This was breakfast Sunday morning:Sunday morning at murky coffee on Capitol Hill. Ben Folds singing merrily on the stereo. The happy chaos of a coffee shop, the calling of drinks, the whir of milk steaming, the click of the espresso grinder's lever and the dull thud that empties the espresso holder after a shot has been pulled. The aroma of truly fresh, complex, bittersweet black coffee.
murky is a community gathering place.
There is a screaming toddler, his mother consoling him. There is an ancient, disheveled-if-not-homeless woman, with a bag of nick knacks, who shuffles slowly, so slowly, between her seat at a table, and the water pitcher on the counter. Students with laptops are using the free wi-fi. Fitness folks fresh from the gym, still in sweaty gym clothes. And then me, meeting a new friend for coffee before we explore the sensory delights of Eastern Market.
I order a classic cappuccino and a scone. The shop is filling up, and I snag a seat at a table for four that is occupied already by a father and his young daughter. The girl, her skin the color of the latte her father is drinking and blue eyes searching everything curiously, is asking her daddy why mommy isn't there with them. "Because you kept her up all night! She is home sleeping." He gently chides her. She sips from a small paper cup of steamed milk, until, urgently, she informs her daddy that she needs to go. Now. He scoops her up and runs to the bathroom with her.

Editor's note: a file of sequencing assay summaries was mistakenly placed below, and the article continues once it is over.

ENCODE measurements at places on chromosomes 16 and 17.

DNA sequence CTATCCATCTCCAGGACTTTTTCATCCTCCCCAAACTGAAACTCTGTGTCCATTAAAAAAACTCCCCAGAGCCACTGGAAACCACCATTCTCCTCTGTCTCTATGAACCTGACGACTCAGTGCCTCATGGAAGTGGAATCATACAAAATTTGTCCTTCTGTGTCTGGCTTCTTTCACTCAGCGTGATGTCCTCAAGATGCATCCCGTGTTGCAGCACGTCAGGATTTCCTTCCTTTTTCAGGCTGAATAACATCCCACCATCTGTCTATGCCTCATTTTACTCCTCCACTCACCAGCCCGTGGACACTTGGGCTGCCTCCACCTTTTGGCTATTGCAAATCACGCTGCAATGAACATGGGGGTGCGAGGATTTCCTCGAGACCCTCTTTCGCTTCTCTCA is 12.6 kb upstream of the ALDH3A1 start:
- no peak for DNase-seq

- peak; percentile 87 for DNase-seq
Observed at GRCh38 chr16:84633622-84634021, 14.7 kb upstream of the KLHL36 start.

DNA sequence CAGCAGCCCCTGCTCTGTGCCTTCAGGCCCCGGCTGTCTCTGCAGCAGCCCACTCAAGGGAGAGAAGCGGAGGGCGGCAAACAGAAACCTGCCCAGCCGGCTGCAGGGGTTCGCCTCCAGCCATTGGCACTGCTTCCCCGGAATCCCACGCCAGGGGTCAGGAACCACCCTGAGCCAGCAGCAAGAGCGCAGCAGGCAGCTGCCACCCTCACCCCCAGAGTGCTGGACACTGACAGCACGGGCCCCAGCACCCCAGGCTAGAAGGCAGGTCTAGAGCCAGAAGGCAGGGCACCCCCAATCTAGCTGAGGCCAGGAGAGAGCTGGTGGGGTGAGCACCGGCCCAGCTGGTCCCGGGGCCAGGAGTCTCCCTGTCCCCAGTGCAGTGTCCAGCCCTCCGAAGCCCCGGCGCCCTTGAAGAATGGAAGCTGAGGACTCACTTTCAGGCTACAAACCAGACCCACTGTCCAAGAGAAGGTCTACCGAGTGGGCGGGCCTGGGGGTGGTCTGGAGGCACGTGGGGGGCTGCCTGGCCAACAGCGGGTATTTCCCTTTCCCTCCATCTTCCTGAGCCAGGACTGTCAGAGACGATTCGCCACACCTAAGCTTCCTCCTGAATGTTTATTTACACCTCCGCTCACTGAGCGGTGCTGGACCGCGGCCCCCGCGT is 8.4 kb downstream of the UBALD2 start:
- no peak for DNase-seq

It takes awhile for my cappuccino to be ready. They don't hurry coffee here. I'm in no hurry, either. I nibble my cranberry scone, reading about world history and salt. My friend has been delayed, but on a lazy Sunday it's hard to get anxious about time.
After about ten minutes, my coffee order is up. May I draw your attention to the exquisite detail of my cappuccino?
murky baristas compete in nationwide barista competitions. They are repeatedly proven to be the best barristas in the metro area, the mid-Atlantic, the East Coast. It shows.
Care and passion has gone into every drop of every drink served at murky. Their training process is rigorous. They have partnered with a roaster in North Carolina that allows them to guarantee that no coffee served in the shop has been roasted more 14 days before. They are obsessive about where their coffee comes from, how it was grown, how it was procured and how it tastes in your cup. They have thought about everything.
And so I enjoy my cappuccino, savoring it slowly, sip by sip. You know that dry cappuccino foam, where you feel the bubbles on your tongue, and you never understood why people even like this drink? Forget it. Leave that memory behind as you drink milk foam that is thick, rich velvet on the tongue. It mixes with the dark bitter coffee, no sugar necessary, slightly sweet in its own right. Yes, this is what all of the fuss is about.
Like all the very best local, independent shops, murky cares about the product and the process in ways you just won't find at the bigger chain stores. The familiarity of a Starbucks logo in a strange city has its place, but it can never compete with a small local enterprise that cares about the quality of its coffee to an obsessive degree.
Sooner or later, my friend arrives. She orders the same thing, and we are equally taken with it. We laugh, loudly, as she tells me she may write a book, and I tell her chocolate angel food cake and buttermilk pie. Our laughter mixes in with the buzz of the shop, the sounds of Sunday city living. Everyone in the place enjoying the very best cup of coffee they have ever had.